It took all of two seconds for fists to start flying in the third meeting of the season between the Devils and the Rangers.
Each team put out their fourth line to start the game and almost immediately following the opening faceoff, the gloves came off.
Devils heavyweight Eric Boulton fought Rangers tough guy Brandon Prust, while Cam Janssen and Mike Rupp followed suit. The pair of battles ignited both the crowd and the benches, setting the tone for a hard-hitting, physical affair at Madison Square Garden.
"I thought it was unbelievable," said gritty winger David Clarkson, who leads the Devils with 88 penalty minutes and tallied his career-high 21st goal of the season in New Jersey's 1-0 shutout win. "I think that’s one of the hardest jobs in hockey. People always say fighting this, fighting that, but that just goes to show you right there. Those guys weren’t going out to fight for each other or for themselves. They were fighting for the team and to set the tone. It set the tone for this club and I believe that’s why the game went the way it did, because of those two. My hats are off to both of them."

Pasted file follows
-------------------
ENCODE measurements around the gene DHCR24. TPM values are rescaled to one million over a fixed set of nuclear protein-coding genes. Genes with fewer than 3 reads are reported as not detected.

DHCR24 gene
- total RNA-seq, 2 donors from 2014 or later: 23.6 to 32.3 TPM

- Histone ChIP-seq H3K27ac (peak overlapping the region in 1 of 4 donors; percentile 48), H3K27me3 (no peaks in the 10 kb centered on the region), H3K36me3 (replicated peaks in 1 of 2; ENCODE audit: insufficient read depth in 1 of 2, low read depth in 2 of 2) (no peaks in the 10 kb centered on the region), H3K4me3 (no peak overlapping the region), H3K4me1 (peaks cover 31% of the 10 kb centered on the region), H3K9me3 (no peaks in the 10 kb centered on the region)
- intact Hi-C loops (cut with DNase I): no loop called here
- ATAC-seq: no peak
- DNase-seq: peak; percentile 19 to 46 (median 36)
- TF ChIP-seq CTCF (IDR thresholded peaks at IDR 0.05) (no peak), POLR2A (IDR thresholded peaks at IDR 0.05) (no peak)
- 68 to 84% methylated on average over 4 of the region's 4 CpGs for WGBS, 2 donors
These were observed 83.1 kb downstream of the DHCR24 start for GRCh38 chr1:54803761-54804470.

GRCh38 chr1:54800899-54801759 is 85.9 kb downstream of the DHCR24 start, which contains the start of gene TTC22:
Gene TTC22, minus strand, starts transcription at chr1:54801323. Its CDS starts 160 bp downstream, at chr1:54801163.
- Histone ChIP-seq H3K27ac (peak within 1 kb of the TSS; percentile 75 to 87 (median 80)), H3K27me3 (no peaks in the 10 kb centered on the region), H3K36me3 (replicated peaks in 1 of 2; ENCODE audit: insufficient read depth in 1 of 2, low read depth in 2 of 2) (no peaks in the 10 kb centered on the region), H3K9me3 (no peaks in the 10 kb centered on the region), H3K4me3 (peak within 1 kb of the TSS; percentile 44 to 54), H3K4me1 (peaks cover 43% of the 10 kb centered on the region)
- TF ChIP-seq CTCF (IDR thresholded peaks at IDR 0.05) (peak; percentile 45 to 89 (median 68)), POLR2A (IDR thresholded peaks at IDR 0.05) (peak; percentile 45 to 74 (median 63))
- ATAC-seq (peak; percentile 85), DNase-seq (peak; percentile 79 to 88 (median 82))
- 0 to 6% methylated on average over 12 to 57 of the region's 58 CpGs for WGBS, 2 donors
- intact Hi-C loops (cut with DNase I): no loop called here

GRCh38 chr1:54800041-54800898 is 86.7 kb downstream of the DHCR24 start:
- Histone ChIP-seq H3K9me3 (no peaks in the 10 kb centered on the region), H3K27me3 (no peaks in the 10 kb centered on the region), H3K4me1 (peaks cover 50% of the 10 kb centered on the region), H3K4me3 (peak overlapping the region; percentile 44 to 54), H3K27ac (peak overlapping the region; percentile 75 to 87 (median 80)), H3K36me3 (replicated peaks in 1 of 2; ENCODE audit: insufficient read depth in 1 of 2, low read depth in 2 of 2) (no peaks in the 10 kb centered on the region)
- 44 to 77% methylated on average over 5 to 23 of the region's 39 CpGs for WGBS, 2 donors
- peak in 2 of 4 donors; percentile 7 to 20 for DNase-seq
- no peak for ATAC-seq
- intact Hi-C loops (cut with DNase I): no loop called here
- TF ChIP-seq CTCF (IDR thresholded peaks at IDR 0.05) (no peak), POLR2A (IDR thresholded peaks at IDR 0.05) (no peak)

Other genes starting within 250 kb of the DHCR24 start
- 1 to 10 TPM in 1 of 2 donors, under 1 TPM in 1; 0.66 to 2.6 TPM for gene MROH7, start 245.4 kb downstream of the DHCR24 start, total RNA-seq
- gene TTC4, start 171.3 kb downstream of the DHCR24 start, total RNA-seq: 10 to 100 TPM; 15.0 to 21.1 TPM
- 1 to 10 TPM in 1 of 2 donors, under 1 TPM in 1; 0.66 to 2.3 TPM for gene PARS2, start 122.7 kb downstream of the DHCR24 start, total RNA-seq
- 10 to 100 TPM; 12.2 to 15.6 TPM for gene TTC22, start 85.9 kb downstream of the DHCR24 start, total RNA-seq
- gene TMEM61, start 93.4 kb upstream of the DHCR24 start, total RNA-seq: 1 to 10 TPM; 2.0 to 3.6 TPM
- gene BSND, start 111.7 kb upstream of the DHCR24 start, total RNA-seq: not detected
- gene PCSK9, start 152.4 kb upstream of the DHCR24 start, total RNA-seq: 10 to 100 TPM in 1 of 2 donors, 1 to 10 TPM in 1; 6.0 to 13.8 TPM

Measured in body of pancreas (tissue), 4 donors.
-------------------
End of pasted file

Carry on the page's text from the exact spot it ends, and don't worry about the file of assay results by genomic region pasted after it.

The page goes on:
Goaltender Martin Brodeur, who recorded his first shutout of the season with a 30-save effort, joked about the level of coordination it took for both fights to start simultaneously.
"It was like synchronized fighting," he marveled.
Janssen said he was worried about getting ejected from the game -- a player cannot engage in an altercation once a primary fight has begun, per rule 46.7 -- but said the officials relented.
"They kind of gave us a break there," said Janssen, who returned to the lineup Tuesday after being scratched six straight games. "They probably could've kicked one of us out, but they gave us the benefit of the doubt and I appreciate that."
Janssen said he challenged Rupp, but, in adherence to the fighter's code, made sure to first ask if Rupp was healthy enough to fight. The veteran bruiser suffered a broken thumb against the Devils last week after being slashed on the hand by Boulton.
Rupp gave his consent and the two wasted no time knuckling up.
"Simple as that," Janssen joked. "That's what we do."
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Brodeur said he was "okay" following a third-period collision with Ryan Callahan in which he appeared to injure his right ankle.
He finished the game "with no problem," however, and didn't sound too concerned.
"Hopefully tomorrow it will be fine," he said.